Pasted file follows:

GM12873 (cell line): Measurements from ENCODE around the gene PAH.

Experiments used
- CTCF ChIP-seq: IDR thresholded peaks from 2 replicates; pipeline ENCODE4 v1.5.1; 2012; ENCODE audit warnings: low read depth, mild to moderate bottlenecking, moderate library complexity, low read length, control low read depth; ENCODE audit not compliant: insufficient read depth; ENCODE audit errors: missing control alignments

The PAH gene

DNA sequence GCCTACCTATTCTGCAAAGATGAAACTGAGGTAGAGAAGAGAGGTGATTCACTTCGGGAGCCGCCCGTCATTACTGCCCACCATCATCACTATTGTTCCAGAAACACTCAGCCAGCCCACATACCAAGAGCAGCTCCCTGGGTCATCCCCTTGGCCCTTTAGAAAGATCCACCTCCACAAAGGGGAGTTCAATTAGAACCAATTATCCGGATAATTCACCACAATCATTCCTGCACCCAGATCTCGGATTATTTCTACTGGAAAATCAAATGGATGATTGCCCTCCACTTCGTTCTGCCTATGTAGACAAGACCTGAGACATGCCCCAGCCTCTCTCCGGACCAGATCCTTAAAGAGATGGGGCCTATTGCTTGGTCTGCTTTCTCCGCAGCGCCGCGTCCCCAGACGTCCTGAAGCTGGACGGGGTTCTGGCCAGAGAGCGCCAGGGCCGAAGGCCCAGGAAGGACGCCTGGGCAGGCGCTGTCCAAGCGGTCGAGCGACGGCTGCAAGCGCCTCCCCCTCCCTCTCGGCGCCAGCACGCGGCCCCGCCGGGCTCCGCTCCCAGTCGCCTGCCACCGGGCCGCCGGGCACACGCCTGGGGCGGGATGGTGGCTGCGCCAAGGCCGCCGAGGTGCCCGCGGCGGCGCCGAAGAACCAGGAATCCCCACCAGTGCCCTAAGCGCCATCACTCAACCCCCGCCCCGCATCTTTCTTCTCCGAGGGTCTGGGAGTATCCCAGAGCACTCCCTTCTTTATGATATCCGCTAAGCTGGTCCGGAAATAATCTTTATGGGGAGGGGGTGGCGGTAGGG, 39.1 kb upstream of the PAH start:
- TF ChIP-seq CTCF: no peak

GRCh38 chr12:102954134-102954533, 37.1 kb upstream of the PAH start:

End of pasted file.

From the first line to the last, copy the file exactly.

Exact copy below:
GM12873 (cell line): Measurements from ENCODE around the gene PAH.

Experiments used
- CTCF ChIP-seq: IDR thresholded peaks from 2 replicates; pipeline ENCODE4 v1.5.1; 2012; ENCODE audit warnings: low read depth, mild to moderate bottlenecking, moderate library complexity, low read length, control low read depth; ENCODE audit not compliant: insufficient read depth; ENCODE audit errors: missing control alignments

The PAH gene

DNA sequence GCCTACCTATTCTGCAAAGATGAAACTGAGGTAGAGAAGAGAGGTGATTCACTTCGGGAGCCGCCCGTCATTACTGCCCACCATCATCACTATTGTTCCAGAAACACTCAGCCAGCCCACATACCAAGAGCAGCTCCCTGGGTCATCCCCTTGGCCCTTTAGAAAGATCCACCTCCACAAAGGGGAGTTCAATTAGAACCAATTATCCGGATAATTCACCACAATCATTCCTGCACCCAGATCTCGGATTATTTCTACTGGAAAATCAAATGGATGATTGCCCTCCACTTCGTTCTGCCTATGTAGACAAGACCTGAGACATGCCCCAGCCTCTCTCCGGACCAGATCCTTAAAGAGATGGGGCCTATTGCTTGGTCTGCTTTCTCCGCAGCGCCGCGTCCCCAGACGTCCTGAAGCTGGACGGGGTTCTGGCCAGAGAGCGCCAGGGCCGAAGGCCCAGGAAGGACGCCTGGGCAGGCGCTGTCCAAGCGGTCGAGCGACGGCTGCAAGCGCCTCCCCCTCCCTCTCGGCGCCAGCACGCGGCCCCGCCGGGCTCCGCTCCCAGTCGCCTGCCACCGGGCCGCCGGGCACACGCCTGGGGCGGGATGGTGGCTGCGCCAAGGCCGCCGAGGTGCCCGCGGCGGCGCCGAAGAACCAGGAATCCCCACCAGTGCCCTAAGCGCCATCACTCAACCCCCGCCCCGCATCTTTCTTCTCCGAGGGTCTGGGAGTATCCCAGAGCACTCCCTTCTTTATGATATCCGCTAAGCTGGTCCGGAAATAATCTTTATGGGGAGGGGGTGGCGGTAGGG, 39.1 kb upstream of the PAH start:
- TF ChIP-seq CTCF: no peak

GRCh38 chr12:102954134-102954533, 37.1 kb upstream of the PAH start: